SCEC Award Number 22090 View PDF
Proposal Category Collaborative Proposal (Integration and Theory)
Proposal Title Stochastic Branching Process Modeling of Earthquake Occurrence
Name Organization
Ilya Zaliapin University of Nevada, Reno Yevgeniy Kovchegov Oregon State University Yehuda Ben-Zion University of Southern California
Other Participants Graduate student (Natalie Bladis) at UNR; graduate students (TBN) at OSU and USC
SCEC Priorities 2e, 3d, 1d SCEC Groups EFP, Seismology, FARM
Report Due Date 03/15/2023 Date Report Submitted 03/24/2023
Project Abstract
The project develops an earthquake modeling framework based on recent results in the theory of branching processes. The expected products include an improved stochastic branching model of earthquake occurrence, a methodology for model estimation and inference, and a suite of tools for operational analysis of seismicity and extracting information about the current state and dynamical changes of earthquake flow, including signals that reflect preparation processes of large earthquakes. The main framework of the proposed studies is the Invariant Galton-Watson (IGW) branching process model of earthquake occurrence. The project continues the PIs efforts in cluster analysis of seismicity and tracking generation of earthquake-induced rock damage and evolving localization of background seismicity (SCEC projects #19063 and #20065). The research used the updated version of the high-quality relocated catalogs in California. The project trained graduate students and facilitate the cross-disciplinary collaboration among UNR, OSU, and USC.
Intellectual Merit The project developed a novel model for earthquake occurrence based on the theory of Invariant Galton-Watson stochastic branching processes. The model expands the well-established self-exciting branching process modeling paradigm by addressing several well-known deficiencies in the existing earthquake modeling frameworks and providing a low-parametric tool for analysis of observed seismicity. The project developed statistical inference for the proposed model, based on theoretical distributions of the offspring numbers, earthquake cluster size, and cluster combinatorial depth (number of aftershock generations). The model estimation has been shown robust with respect to the minimal magnitude of analysis and to various errors of earthquake offspring identification. The analysis of the observed seismicity of southern California contributes to better understanding of the regional earthquake dynamics.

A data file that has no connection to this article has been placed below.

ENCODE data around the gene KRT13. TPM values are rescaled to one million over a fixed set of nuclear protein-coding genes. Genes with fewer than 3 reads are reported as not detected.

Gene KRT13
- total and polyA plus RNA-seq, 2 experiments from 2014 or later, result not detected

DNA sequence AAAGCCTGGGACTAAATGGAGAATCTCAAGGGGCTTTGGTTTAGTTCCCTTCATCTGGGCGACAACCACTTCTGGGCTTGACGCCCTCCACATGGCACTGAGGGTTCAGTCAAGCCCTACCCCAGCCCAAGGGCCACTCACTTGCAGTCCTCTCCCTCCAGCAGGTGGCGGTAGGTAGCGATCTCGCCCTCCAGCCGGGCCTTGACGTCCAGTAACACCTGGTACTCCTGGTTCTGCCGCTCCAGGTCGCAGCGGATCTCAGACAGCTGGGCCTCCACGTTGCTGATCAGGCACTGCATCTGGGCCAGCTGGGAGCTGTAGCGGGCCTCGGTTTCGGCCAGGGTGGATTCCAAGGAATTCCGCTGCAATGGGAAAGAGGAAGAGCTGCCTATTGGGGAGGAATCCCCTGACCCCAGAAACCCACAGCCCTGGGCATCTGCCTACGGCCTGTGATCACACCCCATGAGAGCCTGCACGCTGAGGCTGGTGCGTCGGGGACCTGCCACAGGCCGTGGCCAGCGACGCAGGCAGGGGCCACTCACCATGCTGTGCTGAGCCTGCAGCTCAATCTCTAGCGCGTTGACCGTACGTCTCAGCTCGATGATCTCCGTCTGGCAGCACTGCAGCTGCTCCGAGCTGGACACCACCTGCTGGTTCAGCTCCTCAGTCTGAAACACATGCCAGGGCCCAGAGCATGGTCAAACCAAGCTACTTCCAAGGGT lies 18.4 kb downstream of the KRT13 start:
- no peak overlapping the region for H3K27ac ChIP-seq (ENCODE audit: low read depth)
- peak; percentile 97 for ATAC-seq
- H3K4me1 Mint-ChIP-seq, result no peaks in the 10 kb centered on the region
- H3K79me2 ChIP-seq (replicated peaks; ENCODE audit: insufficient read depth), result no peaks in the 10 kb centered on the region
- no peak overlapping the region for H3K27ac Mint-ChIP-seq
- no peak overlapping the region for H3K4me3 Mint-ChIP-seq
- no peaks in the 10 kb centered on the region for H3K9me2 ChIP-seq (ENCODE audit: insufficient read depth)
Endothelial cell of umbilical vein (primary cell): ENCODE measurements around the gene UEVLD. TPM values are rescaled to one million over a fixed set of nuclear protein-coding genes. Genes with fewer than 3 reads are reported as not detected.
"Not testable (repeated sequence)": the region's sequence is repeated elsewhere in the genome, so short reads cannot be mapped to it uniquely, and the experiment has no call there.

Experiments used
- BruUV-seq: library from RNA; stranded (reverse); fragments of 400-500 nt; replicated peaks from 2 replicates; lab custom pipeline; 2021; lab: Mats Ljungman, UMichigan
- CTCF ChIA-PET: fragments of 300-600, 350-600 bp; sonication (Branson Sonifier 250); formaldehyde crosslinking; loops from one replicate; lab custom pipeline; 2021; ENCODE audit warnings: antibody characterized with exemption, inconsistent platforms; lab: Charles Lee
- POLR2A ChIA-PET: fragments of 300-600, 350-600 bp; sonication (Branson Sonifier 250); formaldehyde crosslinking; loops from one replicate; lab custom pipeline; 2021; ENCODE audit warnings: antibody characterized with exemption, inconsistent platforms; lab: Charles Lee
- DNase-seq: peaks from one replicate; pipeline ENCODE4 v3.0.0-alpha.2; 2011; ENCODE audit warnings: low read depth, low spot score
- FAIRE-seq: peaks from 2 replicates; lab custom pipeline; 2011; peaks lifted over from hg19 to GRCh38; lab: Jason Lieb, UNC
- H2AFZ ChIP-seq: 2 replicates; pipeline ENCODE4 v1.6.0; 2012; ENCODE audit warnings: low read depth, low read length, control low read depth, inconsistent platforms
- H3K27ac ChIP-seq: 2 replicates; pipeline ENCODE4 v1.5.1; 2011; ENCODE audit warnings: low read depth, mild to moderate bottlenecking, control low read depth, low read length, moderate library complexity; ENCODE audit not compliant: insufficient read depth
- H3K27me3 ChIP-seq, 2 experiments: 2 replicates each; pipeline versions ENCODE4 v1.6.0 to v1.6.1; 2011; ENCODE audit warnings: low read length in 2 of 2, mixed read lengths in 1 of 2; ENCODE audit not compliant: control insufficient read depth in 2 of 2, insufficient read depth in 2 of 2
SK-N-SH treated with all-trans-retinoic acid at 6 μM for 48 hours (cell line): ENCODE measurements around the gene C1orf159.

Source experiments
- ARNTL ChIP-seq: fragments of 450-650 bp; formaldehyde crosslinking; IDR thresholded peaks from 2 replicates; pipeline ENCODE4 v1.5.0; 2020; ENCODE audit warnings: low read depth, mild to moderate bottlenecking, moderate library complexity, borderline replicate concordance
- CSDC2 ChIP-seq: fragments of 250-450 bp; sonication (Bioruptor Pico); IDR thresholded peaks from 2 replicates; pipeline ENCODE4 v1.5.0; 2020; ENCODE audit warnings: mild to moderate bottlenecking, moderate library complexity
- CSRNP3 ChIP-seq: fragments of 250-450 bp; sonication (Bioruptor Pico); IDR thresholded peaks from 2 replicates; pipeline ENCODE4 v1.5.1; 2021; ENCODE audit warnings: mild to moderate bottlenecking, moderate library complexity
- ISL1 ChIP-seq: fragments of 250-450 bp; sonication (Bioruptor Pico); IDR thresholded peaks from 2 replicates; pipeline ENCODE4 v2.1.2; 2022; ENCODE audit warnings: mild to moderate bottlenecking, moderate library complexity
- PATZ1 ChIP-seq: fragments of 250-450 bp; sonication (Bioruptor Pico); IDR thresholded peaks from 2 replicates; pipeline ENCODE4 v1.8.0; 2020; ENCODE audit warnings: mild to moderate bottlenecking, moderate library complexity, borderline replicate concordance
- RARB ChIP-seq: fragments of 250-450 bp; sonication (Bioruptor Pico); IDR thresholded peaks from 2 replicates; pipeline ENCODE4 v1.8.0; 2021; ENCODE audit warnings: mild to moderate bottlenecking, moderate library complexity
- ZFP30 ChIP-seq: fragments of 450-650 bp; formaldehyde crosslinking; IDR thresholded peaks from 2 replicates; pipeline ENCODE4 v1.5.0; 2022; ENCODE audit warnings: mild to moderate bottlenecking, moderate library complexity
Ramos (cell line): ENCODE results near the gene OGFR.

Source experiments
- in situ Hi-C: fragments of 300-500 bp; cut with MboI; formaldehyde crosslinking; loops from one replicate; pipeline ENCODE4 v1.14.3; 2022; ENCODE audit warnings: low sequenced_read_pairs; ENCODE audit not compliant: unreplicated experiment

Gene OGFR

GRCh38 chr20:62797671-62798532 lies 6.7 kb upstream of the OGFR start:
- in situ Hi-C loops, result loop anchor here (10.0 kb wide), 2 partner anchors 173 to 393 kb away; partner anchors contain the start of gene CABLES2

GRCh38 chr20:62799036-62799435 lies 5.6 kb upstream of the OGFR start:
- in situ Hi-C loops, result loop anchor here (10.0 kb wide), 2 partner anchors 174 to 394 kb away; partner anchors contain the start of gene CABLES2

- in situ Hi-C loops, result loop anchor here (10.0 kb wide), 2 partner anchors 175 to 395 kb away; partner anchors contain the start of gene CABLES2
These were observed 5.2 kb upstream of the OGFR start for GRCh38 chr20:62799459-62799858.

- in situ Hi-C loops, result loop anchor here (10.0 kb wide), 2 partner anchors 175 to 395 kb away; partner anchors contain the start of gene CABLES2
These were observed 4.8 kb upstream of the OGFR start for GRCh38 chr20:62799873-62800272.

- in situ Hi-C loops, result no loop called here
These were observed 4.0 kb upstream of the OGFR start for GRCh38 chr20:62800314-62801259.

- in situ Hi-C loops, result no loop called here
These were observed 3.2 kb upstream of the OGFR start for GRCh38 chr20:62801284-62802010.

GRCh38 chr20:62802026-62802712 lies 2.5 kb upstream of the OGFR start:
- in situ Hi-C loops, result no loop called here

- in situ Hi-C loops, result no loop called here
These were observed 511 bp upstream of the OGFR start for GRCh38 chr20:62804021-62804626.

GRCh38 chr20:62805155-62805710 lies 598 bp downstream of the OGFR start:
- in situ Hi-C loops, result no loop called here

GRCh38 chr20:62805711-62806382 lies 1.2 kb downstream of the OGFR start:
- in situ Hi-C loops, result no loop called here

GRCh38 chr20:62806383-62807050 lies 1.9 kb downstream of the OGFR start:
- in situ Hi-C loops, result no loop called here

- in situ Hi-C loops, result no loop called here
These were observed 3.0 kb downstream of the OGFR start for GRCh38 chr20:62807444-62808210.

Broader Impacts The project results have an impact on research areas outside of the immediate project scope. The project develops a novel method for modeling earthquake occurrence, and contributed to the general theory of random self-similar trees that has applicability beyond seismology.
Exemplary Figure Figure 1: Invariant Galton-Watson (IGW) process fit to the empirical cluster sizes (number of earthquakes) in southern California. The empirical survival function of cluster size (green) and its IGW fit (red). Catalog of (Hauksson et al. 2012, extended) with M > 2 during 1981-2019.